Tuesday, October 16, 2012

the miracle take now focus later -Lytro camera


Remember ‘OGP’ and the rush at Photo labs !!  In this beautiful World, things keep changing, sometimes at such a rapid pace that you are really wonder struck – in the past few years, we have seen some technological marvels. 

In the 1970s, Camera was something not within the reach of ordinary mortals – for functions, there used to be black & white photos. A decade or two later, photographers would cover important events including marriage – and take 3 or max of 4 roll of photos – remember those Kodak / Konica rolls which were capable of 36 photos or a couple more.  If you ever owned a camera, one was unsure of how many photographs would get proper exposure for printing and how many of them would have captured the event of the persons in the centre……. Photography was baffling……  …………….. – no longer – as the advent of digital cameras vastly altered the scene.  From ‘only good prints’ and ending up with a measly 10 or 12 good photos out of a roll, terms like JPEG, MP became household names; not to speak of cameras in the mobile outselling the digital cameras themselves. 

For the not so well informed,  JPEG (JAY-peg) is a commonly used method of  compression for digital photography (image). The degree of compression can be adjusted, allowing a selectable tradeoff between storage size and image quality. JPEG typically achieves 10:1 compression with little perceptible loss in image quality. JPEG compression is used in a number of image file formats.  The term "JPEG" is an acronym for the Joint Photographic Experts Group, which created the standard.
The size is represented in ‘MP (megapixel)’. A megapixel is one million pixels, and is a term used not only for the number of pixels in an image, but to express the number of image sensor elements of digital cameras or the number of display elements of digital displays. For example, a camera that makes a 2048 × 1536 pixel image typically uses a few extra rows and you have 12 MP or 14MP cameras as a norm.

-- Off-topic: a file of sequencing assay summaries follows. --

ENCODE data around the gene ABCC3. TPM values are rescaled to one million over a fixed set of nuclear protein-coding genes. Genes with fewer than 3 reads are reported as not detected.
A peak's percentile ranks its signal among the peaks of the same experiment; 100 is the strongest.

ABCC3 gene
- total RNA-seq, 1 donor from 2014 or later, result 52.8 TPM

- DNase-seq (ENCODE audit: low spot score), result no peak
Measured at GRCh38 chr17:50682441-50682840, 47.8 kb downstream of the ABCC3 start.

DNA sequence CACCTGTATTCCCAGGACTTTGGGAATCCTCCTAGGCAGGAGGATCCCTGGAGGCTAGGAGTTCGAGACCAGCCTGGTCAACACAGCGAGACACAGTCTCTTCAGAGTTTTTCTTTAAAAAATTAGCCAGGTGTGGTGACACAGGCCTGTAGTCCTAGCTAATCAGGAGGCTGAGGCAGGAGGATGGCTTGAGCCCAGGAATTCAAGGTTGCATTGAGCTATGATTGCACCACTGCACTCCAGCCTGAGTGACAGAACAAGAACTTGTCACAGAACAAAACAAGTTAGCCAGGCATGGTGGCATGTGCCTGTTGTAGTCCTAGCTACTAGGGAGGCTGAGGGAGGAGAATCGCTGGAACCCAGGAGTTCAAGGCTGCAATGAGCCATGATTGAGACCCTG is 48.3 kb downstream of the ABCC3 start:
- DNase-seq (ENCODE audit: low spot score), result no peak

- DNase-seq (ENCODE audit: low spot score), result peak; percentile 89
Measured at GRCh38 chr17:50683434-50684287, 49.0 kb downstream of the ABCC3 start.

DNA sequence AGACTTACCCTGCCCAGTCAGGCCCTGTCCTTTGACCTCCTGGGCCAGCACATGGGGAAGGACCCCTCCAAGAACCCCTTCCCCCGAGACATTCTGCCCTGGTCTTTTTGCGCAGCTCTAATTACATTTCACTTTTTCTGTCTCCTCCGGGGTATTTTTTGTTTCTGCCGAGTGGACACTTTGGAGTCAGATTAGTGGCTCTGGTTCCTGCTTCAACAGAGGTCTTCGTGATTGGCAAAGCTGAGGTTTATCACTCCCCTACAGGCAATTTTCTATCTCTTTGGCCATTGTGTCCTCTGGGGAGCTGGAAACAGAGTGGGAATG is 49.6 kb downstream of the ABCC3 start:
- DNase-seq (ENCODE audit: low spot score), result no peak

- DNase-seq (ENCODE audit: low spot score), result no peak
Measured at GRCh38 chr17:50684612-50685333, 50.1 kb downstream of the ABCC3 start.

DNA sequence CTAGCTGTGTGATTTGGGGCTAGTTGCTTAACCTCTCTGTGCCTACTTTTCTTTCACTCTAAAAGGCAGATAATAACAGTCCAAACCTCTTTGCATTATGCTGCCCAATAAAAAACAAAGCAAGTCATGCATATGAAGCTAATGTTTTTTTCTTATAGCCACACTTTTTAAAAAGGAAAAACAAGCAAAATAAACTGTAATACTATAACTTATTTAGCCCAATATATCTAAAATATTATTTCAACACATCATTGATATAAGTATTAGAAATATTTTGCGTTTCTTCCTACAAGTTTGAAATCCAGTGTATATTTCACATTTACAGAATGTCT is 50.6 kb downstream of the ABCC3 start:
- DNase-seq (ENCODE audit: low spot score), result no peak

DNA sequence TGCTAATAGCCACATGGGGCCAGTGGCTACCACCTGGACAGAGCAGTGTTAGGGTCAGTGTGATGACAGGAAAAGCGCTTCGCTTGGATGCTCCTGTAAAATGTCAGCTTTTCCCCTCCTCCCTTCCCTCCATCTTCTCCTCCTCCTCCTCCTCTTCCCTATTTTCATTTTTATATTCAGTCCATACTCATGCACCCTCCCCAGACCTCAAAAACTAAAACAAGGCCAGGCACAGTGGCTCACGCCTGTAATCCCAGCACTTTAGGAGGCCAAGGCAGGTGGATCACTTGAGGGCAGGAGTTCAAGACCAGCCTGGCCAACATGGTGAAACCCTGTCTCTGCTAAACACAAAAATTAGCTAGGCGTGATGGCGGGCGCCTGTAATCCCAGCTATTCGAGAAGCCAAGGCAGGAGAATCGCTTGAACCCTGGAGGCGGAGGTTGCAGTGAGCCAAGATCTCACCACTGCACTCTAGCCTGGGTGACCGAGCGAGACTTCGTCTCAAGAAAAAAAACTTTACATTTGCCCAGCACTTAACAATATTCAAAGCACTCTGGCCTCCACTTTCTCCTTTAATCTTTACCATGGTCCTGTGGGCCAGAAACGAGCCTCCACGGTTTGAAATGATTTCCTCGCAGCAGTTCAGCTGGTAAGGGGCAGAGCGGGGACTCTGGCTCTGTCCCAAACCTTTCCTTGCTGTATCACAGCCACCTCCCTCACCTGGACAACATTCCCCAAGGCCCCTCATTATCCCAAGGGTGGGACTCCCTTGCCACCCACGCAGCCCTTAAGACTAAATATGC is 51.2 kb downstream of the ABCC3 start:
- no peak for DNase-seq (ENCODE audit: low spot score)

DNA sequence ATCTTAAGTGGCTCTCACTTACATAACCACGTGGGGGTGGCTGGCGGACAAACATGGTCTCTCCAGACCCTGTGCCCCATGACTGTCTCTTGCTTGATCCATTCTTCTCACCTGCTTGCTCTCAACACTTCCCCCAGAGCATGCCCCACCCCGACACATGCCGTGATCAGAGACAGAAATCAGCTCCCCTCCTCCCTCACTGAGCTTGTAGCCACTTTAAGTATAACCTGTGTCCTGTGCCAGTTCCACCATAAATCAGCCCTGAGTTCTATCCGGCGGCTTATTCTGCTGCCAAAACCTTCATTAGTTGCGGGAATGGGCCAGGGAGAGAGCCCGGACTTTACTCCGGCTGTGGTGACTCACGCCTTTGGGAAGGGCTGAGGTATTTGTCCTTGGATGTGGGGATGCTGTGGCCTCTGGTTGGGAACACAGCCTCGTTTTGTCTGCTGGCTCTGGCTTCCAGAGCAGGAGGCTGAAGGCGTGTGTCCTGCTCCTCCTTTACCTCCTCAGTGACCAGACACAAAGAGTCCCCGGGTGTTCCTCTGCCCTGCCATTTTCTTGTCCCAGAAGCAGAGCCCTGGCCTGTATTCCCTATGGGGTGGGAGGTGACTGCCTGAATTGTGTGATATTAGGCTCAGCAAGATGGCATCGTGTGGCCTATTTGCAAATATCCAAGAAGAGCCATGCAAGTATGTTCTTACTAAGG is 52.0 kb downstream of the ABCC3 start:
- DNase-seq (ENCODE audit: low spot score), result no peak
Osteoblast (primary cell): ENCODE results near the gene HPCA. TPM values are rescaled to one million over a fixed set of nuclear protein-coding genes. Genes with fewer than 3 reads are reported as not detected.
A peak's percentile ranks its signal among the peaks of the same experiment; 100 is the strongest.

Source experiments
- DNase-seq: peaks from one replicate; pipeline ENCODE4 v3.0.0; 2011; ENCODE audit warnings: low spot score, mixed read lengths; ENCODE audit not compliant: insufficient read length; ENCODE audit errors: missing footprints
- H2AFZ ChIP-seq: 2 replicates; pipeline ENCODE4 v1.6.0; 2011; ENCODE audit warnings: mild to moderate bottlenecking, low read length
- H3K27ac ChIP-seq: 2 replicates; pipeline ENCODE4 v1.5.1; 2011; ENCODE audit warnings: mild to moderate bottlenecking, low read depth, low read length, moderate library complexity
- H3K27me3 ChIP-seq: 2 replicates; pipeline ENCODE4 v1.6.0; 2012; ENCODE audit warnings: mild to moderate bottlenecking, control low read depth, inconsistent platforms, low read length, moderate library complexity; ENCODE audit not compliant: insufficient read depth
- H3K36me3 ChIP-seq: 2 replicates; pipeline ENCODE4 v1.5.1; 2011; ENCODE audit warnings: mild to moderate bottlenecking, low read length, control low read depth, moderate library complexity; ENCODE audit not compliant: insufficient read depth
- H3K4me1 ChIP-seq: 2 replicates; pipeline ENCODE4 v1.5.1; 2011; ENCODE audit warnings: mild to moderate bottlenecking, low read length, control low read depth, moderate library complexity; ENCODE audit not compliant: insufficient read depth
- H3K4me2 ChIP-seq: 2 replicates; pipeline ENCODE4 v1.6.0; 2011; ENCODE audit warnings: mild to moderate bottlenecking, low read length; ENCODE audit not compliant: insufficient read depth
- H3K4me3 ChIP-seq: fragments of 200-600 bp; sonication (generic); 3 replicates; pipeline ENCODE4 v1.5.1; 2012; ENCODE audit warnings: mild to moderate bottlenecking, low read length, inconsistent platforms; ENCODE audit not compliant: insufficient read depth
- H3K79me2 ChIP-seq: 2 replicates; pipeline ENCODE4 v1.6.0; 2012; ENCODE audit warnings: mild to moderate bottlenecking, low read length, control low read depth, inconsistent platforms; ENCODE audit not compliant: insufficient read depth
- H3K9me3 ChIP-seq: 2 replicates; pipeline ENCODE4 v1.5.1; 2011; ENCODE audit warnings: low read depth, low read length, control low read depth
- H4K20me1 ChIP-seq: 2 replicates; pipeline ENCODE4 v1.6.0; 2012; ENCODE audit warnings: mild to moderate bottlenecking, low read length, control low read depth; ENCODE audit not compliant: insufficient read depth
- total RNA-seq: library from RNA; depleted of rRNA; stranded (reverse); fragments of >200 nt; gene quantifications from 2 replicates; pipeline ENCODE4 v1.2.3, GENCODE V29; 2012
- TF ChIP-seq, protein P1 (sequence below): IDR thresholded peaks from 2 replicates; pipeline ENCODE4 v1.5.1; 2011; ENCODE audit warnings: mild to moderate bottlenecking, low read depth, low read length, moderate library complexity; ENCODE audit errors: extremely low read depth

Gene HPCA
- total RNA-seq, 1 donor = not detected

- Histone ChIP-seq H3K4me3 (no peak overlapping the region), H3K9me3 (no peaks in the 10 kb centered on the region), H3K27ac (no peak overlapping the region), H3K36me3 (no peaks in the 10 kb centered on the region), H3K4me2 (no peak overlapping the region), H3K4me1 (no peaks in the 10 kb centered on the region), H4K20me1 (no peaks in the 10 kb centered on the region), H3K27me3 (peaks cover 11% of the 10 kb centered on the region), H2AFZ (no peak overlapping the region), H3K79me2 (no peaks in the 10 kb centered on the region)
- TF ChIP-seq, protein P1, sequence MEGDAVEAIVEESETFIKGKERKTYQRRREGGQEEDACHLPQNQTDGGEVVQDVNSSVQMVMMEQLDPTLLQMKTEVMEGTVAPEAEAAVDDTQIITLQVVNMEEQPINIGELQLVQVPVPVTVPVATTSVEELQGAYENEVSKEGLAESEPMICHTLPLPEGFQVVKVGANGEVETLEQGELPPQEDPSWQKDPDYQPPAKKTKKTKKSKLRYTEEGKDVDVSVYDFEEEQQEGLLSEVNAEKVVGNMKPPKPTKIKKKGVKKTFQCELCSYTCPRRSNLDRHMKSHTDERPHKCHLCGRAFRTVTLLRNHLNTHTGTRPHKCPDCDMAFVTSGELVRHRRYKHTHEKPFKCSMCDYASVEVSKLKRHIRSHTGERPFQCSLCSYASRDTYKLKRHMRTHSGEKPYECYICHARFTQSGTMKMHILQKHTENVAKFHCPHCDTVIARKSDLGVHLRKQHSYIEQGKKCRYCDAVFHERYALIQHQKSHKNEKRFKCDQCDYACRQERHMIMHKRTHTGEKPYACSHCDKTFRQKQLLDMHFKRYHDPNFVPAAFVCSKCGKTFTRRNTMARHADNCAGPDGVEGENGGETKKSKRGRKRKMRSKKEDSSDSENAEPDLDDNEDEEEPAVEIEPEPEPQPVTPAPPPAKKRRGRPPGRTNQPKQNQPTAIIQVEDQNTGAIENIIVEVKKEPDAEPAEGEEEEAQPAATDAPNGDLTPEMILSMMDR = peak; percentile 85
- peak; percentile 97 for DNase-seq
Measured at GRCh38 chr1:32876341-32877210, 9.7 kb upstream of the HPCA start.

Digital cameras typically use photosensitive electronics, either charge-coupled device (CCD) or complementary metal–oxide–semiconductor(CMOS) image sensors, consisting of a large number of single sensor elements, each of which records a measured intensity level. The camera interpolates the color information of neighboring sensor elements, through a process called demosaicing, to create the final image.  So with the digital cameras, people started shooting off clearer pictures with the person you wanted in the middle, as the ‘to be taken’ image can be clearly seen on the display and just as in computer ‘What you type is what you get’ – it was ‘what image you get is what you see’ – of course there are some technical elements that go in making a good photography a better one. 
But in a field, have you ever imagined taking a photo, getting back to see the image on your computer and then focusing the areas at a later stage… impossible it might sound – though has become a reality already.  It is a small camera called Lytro manufactured by the Company founded by Ren Ng – which makes focus errors, a thing of the past.   It is a wonder camera that allows you to focus after you take the picture.   Lytro, Inc. is a light field camera startup company founded in 2006 by Ren Ng, a light-field photography researcher at Stanford University. Lytro produces its own cameras rather than licensing its technology with an established manufacturer. The company's first camera went on sale October 19, 2011 and the Company started  shipping the products from Feb 2012. In February 2012, the company won the Silicon Valley / San Jose Business Journal’s Idea and Innovation Award in the consumer technology category.